Publication Date


Document Type


First Advisor

Hershberger, Wayne A., 1931-||Woodruff, Arnold Bond, 1920-

Degree Name

M.A. (Master of Arts)

Legacy Department

Department of Psychology


The purpose of the present study was to determine whether young children get impressions of depth when viewing motion pictures in which motion perspective is confined to a single dimension (horizontal) of that display. Motion perspective refers to those transformations of the optic array which accompany motion of the observer or motion of the object viewed. Displays of two-dimensional motion perspective yield impressions of depth known as "kinetic depth effects." Further, Hershberger and his associates have demonstrated that the motion perspective available in a two-dimensional projection of a plane figure rotating in depth about a vertical axis incorporates two independent components (horizontal and vertical motion perspective) which have independent perceptual effects for adult subjects. The present study was designed to determine whether young children get impressions of depth from such unidimensional motion perspective. Children of four different age groups, preschool, first grade, third grade, and fifth grade, were asked to view individually a computer generated moving picture depicting a horizontal array of 13 vertical pickets rotating in depth about the center picket. Motion perspective was confined to the horizontal dimension of the display: the vertical visual angle subtended by the pickets never changed. The children were asked to describe the perceived motion of the array (rotation with size change, rotation without size change, translation with size change, translation without size change) both verbally and with their hands. With each report of rotation or translation in a frontal plane, the child was asked to indicate whether the vertical pickets appeared to change in size. According to the size-distance invariance hypothesis, a report of rotation in depth should be accompanied by a report of change in the height of the vertical pickets. When a report of rotation in depth was rendered, the child was also asked to indicate the rotation direction. Four manual displays, depicting the possible motions of the stimulus display, were provided after each stimulus presentation so that the child could better represent what he/she had seen. The present study found that children in the assessed age groups are susceptible to kinetic depth effects from unidimensional motion displays. The tendency to report "rotation" was high, 92%, with no significant differences between the age groups or across trial blocks and, 89% of these reports were corroborated by correct judgments of direction of rotation. However, reports of "rotation" which were accompanied by reports of size change were found to increase as a function of the subject's age and as a function of repeated viewing. The ability of these young children to correctly judge rotation direction is discussed as strong evidence of a genuine kinetic depth effect. The tendency to report size change is discussed as possibly reflecting varying degrees of horizontal size constancy. The present study yielded results which differ markedly from those found by Carpenter in a very similar study investigating the perceptual impact of unidimensional motion perspective upon young children. The difference between Carpenter's results and those of the present study are discussed as perhaps artifacts of the size of the elements comprising the stimulus arrays used in the two studies (lines versus dots).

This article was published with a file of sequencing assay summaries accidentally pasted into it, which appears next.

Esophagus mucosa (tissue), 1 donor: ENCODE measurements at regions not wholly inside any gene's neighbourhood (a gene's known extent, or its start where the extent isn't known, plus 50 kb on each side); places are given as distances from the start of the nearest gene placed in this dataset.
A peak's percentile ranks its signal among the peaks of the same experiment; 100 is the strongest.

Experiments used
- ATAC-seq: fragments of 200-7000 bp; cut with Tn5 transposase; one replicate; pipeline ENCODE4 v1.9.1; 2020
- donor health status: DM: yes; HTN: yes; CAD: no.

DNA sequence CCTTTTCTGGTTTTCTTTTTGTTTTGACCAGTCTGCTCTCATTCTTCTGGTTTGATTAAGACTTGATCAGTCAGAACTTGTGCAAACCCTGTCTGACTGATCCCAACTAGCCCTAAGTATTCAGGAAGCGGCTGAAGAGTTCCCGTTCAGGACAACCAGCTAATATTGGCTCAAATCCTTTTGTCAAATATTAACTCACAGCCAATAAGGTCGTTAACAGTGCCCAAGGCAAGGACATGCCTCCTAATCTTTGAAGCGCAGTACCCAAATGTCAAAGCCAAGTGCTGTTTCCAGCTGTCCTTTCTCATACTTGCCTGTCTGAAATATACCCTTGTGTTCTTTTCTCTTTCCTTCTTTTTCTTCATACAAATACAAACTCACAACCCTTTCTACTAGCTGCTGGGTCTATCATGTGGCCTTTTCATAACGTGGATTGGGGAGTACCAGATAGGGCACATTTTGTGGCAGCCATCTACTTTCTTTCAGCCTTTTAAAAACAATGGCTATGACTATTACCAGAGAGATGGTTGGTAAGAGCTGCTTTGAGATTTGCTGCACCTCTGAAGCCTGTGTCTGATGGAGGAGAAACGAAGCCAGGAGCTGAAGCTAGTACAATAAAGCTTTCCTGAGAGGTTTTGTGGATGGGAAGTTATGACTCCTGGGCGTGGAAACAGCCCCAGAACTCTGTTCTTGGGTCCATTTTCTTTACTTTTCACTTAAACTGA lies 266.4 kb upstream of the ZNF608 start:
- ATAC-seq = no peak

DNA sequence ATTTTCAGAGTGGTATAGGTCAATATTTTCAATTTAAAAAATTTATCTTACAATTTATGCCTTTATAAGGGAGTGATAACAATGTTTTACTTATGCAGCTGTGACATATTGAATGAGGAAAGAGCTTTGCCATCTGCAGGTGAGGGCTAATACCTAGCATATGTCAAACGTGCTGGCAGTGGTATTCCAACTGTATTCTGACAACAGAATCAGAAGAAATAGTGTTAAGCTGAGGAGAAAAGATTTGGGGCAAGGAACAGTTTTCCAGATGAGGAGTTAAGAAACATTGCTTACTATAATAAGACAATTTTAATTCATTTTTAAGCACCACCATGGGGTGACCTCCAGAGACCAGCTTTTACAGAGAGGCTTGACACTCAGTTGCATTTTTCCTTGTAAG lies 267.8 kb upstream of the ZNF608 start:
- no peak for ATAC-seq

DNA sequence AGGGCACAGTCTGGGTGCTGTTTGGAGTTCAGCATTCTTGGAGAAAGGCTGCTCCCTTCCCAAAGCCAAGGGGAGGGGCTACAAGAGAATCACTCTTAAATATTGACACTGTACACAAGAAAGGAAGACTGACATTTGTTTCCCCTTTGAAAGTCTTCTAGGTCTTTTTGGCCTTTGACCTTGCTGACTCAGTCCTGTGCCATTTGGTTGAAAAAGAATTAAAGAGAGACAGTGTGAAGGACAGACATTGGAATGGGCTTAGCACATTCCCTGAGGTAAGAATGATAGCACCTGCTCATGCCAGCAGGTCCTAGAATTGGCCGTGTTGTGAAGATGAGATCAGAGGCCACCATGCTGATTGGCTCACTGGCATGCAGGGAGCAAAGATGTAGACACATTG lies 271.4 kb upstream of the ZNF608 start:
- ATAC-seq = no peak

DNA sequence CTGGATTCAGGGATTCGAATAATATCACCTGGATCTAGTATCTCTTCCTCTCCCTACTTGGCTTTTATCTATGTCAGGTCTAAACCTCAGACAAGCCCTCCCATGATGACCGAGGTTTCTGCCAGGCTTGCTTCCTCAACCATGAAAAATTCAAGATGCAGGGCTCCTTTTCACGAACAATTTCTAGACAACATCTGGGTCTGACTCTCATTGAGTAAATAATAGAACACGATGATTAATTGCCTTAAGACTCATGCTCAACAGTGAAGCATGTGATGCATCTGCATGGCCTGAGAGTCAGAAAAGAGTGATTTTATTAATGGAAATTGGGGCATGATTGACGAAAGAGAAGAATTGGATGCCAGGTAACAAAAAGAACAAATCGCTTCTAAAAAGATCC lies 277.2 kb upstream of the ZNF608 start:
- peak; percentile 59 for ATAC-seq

Includes bibliographical references.||Includes illustrations.


vi, 58 pages




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